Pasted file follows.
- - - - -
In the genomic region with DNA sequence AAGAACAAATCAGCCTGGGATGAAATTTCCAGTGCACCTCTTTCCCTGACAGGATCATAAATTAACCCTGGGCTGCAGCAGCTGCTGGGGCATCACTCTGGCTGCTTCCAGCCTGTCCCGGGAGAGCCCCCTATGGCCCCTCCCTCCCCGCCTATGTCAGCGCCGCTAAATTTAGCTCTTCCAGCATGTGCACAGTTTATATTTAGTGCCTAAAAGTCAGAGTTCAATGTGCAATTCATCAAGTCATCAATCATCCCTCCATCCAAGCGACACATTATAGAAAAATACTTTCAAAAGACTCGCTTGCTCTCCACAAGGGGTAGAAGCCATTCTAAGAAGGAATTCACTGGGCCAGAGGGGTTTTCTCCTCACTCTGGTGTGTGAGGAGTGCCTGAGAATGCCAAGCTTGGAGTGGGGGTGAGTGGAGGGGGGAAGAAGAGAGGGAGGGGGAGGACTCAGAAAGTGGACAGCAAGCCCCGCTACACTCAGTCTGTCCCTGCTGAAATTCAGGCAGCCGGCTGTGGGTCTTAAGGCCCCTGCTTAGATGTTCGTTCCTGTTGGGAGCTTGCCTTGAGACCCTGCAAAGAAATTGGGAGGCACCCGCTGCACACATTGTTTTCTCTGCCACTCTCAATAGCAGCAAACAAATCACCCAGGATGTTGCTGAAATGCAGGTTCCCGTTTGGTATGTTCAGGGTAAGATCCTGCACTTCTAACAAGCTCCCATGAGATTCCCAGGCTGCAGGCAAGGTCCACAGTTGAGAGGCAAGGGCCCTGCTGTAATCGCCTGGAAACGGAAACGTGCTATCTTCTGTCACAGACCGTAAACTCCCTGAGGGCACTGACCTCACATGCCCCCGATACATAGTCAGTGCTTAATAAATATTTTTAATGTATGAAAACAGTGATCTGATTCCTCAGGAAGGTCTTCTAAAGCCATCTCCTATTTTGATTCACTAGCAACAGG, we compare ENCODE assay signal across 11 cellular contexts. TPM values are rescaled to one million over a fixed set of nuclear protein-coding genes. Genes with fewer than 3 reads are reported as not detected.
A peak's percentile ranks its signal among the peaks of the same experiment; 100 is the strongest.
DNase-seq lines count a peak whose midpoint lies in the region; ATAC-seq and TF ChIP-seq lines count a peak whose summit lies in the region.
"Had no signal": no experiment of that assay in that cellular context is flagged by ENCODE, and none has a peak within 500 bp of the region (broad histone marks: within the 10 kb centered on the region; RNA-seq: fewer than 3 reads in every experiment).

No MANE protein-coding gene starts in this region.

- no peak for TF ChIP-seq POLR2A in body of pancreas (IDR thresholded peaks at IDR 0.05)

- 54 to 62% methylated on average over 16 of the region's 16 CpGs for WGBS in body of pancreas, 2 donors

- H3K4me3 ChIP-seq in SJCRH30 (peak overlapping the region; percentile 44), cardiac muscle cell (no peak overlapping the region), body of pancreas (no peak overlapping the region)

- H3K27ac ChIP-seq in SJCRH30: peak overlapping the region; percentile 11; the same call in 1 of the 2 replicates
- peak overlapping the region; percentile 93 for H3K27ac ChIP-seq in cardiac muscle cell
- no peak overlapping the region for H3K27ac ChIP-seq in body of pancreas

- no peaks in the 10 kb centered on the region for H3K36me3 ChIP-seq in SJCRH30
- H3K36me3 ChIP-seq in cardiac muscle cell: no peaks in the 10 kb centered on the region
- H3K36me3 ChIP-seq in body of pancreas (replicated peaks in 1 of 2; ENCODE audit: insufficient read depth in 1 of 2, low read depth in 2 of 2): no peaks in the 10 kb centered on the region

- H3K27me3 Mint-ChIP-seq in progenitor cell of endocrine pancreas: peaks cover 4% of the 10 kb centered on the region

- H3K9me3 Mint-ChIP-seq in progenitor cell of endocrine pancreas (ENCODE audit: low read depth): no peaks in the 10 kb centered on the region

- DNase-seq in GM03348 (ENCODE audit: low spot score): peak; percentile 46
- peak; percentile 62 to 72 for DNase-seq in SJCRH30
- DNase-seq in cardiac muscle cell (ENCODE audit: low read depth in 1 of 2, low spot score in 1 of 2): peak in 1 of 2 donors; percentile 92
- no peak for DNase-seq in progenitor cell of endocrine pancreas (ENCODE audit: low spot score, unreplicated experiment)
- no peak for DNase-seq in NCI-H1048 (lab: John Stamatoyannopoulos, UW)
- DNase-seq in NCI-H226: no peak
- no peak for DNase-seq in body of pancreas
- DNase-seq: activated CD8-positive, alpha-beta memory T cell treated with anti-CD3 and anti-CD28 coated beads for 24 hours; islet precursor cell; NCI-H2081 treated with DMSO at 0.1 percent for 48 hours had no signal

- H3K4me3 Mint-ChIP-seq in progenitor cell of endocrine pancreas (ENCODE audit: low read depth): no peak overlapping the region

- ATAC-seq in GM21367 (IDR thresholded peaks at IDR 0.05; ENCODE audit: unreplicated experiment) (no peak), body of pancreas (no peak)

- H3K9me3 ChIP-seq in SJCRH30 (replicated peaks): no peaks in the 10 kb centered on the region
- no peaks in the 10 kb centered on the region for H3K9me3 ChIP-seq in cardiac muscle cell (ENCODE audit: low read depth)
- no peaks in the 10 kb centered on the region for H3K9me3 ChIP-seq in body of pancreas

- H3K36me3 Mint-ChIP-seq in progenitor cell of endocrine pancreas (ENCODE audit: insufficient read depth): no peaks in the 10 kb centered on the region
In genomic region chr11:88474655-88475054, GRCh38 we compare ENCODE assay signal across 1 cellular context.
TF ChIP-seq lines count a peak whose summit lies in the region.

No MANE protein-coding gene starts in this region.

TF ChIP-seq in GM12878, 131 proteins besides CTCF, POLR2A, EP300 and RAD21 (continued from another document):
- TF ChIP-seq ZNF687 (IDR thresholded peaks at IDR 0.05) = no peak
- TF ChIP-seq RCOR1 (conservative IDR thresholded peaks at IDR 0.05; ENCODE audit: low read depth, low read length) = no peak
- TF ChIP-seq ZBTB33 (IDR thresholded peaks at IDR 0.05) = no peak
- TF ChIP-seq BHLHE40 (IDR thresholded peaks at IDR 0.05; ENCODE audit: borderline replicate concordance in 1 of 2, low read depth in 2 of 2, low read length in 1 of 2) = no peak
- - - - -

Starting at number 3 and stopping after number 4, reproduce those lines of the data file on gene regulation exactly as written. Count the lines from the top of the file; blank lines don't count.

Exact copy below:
DNase-seq lines count a peak whose midpoint lies in the region; ATAC-seq and TF ChIP-seq lines count a peak whose summit lies in the region.
"Had no signal": no experiment of that assay in that cellular context is flagged by ENCODE, and none has a peak within 500 bp of the region (broad histone marks: within the 10 kb centered on the region; RNA-seq: fewer than 3 reads in every experiment).